By the 1950’s the members of the Massachusetts Association of Medical Record Librarians knew who they were professionally and the role they played in health care facilities. They were also aware that they needed to make their profession better known to the public. The public relations committee sent fliers about the profession to Massachusetts high school guidance counselors. Northeastern University broadcast information about the profession on its radio program “Career Forum”. Articles on the profession appeared in the Boston Globe and in the Boston Evening American.
In 1954 the St. Joseph’s Hospital School for Medical Record Technicians in Lowell opened, becoming the third school of its kind in the United States to be approved by the Council on Medical Education and Hospitals of the A.M.A. The first class was composed of three women, and subsequently seven students were accepted annually. Sister Marie Roger, SGC, RRL was the director of the program from its conception until 1970.
The association appointed a committee in 1958 to investigate the possibility of university affiliation for courses in medical record library science. The object was to arrange an educational opportunity for a person who worked in the medical record department allowing them to work while learning. Northeastern University Evening Division agreed to have a program beginning in September 1959.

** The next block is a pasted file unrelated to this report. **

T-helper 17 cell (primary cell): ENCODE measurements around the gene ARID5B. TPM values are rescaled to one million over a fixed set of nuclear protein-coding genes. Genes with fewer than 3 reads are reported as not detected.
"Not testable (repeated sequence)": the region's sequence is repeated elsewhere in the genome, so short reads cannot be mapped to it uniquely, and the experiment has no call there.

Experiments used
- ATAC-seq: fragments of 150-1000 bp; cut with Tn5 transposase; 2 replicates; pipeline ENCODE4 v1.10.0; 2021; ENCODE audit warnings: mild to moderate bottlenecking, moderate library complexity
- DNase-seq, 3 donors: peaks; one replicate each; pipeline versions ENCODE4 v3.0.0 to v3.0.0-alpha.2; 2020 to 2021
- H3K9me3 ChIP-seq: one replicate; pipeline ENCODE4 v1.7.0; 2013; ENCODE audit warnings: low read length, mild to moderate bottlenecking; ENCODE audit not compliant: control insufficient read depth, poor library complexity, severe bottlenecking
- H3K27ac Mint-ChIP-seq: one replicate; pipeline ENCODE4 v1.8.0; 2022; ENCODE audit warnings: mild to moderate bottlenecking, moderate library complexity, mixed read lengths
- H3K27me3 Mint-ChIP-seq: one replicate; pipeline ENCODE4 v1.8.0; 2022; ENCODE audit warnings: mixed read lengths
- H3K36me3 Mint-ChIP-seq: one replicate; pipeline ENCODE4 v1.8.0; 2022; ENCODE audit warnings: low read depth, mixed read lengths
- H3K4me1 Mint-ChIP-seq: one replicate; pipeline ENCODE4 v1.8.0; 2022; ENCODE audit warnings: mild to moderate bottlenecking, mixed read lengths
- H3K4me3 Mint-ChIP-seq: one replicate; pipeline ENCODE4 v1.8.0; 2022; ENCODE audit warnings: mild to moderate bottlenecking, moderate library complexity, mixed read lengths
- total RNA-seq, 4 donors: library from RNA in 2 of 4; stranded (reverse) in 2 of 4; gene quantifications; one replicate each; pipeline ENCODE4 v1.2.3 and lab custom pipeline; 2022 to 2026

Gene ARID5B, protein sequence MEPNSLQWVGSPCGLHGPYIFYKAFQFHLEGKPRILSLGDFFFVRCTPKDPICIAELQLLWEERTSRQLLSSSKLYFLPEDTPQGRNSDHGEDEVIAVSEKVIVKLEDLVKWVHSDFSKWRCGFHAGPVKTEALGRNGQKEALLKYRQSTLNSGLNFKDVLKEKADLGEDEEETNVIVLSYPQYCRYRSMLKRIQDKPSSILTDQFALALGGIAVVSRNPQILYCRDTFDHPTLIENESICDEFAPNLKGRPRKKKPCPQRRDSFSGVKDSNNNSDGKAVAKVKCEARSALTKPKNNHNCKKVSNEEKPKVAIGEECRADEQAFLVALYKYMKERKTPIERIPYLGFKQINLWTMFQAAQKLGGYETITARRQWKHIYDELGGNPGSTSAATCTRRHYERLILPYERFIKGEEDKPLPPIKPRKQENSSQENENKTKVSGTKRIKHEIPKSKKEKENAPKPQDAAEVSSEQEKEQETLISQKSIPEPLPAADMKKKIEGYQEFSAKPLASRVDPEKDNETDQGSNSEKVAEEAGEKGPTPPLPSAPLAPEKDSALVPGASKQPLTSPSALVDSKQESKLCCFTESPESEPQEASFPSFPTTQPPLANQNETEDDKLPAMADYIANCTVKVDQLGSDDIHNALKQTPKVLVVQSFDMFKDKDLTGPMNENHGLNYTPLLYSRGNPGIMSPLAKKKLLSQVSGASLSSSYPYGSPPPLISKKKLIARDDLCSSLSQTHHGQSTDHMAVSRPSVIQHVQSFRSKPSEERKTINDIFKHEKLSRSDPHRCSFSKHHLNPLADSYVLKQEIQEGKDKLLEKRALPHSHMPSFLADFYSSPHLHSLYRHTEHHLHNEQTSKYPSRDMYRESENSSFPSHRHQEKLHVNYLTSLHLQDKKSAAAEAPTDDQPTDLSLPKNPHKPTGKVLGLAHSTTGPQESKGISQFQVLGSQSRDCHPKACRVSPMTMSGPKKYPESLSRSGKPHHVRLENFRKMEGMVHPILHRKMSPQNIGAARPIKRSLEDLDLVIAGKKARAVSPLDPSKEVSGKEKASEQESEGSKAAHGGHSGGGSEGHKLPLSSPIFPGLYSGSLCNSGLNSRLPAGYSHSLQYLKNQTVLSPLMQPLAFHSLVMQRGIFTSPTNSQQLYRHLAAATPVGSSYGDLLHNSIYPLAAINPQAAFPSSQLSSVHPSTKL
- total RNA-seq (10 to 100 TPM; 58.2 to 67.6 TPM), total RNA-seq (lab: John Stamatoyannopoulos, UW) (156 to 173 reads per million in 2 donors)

During this decade:
- In 1950 Grace Whiting Myers died at the age of 97.
- Louise Seymour, Director of Medical Records at the New England Deaconess Hospital was elected president of AAMRL in 1953.
- The first issue of “Channel MAMRL” was published in June 1957.
- In 1958 the AAMRL annual meeting, celebrating its thirtieth anniversary was held in Boston.
Past Presidents of the 1950’s
1959 – 1961 Mary Converse, RRL
1957 – 1959 Jean Poor, RRL
1955 – 1957 Ruth Glavey, RRL
1953 – 1955 Dorothea Howe, RRL
1951 – 1953 Dorothy Martyny, RRL
1949 – 1951 Edith Bayers, RRL